My mom got her first and only tattoo at the age of 9 in 1951.
No, she didn’t run a loan shark business, her grandmother did that. Or disappear cars for the Chicago mob, her father did that. Or mastermind a gang of hoodlums, actually that one is true… she was definitely the ringleader.
The truth is a story you’ve never heard. And that story is pretty bizarre.
In 1951 tattoos were considered fringe. Most people, especially religious Jews like my mother’s family, did not get tattoos. And no one in 1951 had a business that specialized in or allowed the tattooing of, American children. Except for the school systems in Lake County, Indiana and Cache and Rich Counties in Utah. If you lived there, then you might already know this story.
In 1951, a small pilot program was launched in Indiana and Utah as a civilian defense measure to aid in the aftermath of a nuclear attack.
The idea was simple: If a bomb dropped, people would need medical attention.
Seems logical so far…
They would need a fast and accurate system to help administer blood transfusions. Blood type and Rh factor (a newly discovered slightly important detail in the world of blood transfusions) needed to be readily available to emergency personnel.
You can lose a paper ID card. Dog tags can come off your neck. Limbs can easily get blown off. Blood typing needed a universal and permanent placement. They had just the ticket.
Here’s where logic leaves the story.
Did you beat me to the punch line yet? Children were the guinea pigs for this test program.
Schools sent home permission slips, some with a fee of fifty cents or a buck, allowing the school nurse to tattoo their children.
I’m not kidding.
The left side of the torso, under the arm, on the rib cage, was the best placement for the blood-type tattoo. Reason being, you might still be able to live if your arms or legs were blown off as long as your torso remained intact. And if your torso had the blood-type tattoo, well then, Bob’s your uncle! You could patiently wait for help to arrive, confident knowing you’d get a proper blood transfusion.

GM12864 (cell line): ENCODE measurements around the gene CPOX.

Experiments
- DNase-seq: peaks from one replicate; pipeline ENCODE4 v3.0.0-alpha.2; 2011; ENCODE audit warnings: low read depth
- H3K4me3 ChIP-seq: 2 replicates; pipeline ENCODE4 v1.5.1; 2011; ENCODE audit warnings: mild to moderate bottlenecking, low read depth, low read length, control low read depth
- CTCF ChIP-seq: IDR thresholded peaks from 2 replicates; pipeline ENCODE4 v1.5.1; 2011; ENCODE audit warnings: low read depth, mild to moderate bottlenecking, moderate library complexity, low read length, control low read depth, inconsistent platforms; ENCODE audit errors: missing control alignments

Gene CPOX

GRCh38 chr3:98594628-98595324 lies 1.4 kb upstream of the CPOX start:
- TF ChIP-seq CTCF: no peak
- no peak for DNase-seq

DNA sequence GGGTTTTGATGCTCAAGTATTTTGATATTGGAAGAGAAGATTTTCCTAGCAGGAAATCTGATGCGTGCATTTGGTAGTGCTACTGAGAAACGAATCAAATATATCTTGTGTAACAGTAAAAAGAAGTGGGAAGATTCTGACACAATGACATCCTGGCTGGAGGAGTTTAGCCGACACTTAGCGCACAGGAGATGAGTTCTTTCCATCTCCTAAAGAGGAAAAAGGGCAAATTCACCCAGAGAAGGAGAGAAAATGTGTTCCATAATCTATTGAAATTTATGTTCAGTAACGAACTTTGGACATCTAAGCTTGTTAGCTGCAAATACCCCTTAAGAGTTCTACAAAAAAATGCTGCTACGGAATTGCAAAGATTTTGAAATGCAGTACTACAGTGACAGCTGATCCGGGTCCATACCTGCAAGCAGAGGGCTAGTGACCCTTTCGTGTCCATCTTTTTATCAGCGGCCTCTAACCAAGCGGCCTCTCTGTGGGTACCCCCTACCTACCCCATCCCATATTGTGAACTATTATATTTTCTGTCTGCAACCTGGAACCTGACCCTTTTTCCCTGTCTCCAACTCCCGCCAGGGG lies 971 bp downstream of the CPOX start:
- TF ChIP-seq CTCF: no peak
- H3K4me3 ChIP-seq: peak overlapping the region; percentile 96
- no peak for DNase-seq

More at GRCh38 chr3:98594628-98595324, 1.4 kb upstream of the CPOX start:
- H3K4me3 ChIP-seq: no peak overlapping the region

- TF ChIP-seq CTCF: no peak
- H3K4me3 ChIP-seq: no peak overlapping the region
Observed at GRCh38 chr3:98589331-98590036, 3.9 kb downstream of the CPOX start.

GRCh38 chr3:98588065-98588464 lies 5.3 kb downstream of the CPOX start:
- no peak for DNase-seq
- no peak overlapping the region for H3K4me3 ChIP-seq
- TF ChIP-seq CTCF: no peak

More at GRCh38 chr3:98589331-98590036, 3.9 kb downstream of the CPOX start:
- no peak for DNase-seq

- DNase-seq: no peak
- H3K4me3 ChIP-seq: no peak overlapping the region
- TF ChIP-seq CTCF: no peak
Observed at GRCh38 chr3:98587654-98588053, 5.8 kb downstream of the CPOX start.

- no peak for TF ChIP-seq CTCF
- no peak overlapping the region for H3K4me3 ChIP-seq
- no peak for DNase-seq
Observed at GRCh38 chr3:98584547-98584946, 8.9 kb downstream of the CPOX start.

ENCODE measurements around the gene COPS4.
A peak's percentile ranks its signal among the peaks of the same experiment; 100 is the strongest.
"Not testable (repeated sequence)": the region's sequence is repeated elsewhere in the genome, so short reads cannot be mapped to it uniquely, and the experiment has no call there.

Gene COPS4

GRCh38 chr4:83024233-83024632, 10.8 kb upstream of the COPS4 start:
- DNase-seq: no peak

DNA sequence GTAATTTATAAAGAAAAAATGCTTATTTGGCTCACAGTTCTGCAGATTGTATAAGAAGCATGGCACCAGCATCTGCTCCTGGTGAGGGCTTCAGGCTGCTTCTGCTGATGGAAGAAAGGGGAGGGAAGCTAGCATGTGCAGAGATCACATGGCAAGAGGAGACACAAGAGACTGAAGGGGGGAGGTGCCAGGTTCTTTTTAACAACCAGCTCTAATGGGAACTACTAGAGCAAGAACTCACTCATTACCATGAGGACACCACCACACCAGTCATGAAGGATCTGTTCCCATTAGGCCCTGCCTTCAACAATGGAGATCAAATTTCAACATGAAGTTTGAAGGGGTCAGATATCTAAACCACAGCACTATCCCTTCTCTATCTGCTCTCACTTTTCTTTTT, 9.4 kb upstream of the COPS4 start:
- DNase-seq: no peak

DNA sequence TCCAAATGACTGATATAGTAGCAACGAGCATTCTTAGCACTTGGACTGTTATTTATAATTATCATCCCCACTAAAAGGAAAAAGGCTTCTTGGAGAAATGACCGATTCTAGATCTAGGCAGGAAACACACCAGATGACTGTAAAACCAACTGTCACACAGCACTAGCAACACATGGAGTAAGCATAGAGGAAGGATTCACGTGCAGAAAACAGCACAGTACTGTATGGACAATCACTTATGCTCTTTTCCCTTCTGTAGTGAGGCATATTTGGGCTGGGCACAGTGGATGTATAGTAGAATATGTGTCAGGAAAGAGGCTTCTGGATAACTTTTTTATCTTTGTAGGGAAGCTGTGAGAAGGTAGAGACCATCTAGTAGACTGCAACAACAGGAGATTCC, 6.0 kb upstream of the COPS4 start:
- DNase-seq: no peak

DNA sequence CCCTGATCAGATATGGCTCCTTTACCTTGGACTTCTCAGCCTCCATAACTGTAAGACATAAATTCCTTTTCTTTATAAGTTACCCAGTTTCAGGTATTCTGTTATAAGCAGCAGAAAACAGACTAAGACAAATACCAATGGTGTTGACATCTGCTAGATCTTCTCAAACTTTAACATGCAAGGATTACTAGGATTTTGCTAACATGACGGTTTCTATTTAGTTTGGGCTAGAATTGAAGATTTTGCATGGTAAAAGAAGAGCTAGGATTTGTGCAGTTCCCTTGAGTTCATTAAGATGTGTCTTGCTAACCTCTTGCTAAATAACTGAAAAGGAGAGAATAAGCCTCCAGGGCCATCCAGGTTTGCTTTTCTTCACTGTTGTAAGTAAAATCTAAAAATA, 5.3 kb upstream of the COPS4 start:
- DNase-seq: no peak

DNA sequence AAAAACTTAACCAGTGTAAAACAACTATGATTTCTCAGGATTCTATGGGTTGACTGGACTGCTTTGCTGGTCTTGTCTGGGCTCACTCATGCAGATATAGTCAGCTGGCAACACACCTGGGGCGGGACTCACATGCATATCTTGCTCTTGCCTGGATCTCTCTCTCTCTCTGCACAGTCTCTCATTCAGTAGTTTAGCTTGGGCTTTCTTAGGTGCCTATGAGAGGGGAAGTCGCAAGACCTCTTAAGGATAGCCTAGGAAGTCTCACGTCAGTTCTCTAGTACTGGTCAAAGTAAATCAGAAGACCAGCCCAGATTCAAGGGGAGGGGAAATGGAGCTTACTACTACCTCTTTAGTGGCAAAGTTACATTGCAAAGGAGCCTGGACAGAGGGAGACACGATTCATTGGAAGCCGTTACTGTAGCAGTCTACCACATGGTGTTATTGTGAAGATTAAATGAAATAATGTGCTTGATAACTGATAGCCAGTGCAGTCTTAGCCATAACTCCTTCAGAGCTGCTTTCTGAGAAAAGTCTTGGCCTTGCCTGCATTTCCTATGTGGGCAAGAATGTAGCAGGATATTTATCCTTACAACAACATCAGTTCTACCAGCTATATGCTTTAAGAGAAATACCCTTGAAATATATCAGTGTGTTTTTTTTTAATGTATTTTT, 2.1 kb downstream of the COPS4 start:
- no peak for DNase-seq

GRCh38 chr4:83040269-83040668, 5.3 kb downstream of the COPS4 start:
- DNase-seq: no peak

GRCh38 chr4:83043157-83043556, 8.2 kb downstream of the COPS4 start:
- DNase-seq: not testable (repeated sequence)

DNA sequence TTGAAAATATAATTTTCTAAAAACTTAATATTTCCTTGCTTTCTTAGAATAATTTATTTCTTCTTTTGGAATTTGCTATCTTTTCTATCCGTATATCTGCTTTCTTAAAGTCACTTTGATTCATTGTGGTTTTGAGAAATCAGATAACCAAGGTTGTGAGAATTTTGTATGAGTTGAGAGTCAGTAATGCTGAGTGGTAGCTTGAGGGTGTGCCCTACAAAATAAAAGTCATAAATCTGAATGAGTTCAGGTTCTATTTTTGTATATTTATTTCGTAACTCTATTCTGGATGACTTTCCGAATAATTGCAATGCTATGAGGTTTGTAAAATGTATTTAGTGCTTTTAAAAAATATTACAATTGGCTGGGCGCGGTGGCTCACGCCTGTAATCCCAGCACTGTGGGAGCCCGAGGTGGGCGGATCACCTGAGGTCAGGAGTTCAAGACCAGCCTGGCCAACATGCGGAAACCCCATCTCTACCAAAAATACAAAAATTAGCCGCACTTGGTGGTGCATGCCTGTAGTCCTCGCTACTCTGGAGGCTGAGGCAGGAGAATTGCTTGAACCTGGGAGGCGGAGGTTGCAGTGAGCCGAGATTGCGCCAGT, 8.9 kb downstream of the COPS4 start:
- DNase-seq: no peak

My grandparents, both practicing Jews from long lines of Jewish ancestry and both very aware of the Holocaust, apparently decided it was a good idea to get their daughter tattooed. Their “reasons why” are lost to history.
And they weren’t the only ones who signed those permission slips.
Hundreds, if not thousands, of children, lined up in nurse’s offices in Indiana and Utah. Each one listening to classmates scream and cry from behind the privacy screens. I bet more than one peed themselves and more than a few passed out. No one died, so that was promising.
You might be wondering about the safety protocols for the application of the tattoos.
The antiseptic ink used in the machines probably wasn’t preventing contamination or infections, but it sounded good. The tattoo “branding” machines used needle templates to push the blood-type tattoo into the skin. The machine pushed the ink and needles into the skin all at once. Let’s not forget that all those needles would need more than a simple wash before reuse.
Did the nurses perform proper cleaning procedures, or did they just make separate lines for each blood type so they could use the same needle because, you know, antiseptic ink?
And don’t forget to hold still! Sucked to be those kids who, a little too late, thought better of the whole thing and tried to squirm away. They ended up with several tattoo attempts until one was legible enough to satisfy the nurse.
All the reasons why this wasn’t a good idea were the likely reasons why it was stopped.
It only took a year for the “powers that be” to realize that they were advocating child abuse and that experimenting on our youngest population wasn’t the best idea. As a result, the program was stopped and was quietly put away somewhere inside of a deep file cabinet next to all the other brilliant but not so great ideas our collective medical minds have had to offer.
It’s probably sitting in between doctors recommending heroin as a cure for cocaine addiction and prescribing Thalidomide to pregnant women.
My mom’s tattoo, which is O+, didn’t give her too much grief. She simply told people it was the initials of an old boyfriend, Otto Turnbull. I think she liked the air of mystery it gave her. Besides, no one would believe her if she told the truth. This truth is just too bizarre.
*4/7/2019 Since publishing this article, I have been interviewed by Ryan Warner of Colorado Matters on CPR (Colorado Public Radio) and Ian Sanders of Cold War Conversations Podcast.
In those interviews I was able to expand the story and history of blood type tattoos. I think the interviews add a whole new dimension to the story. I hope you find some time to have a listen.
My interview with Ryan Warner of Colorado Matters on CPR (My interview starts at 10 min 12 sec)
Listener review: I’d like to compliment you for the original take on episode 51. A truly incredible and possibly disturbing topic, handled with care, compassion and deep respect – as well as a solid dose of healthy humor, made this a topnotch listening experience. Keep up the good work!”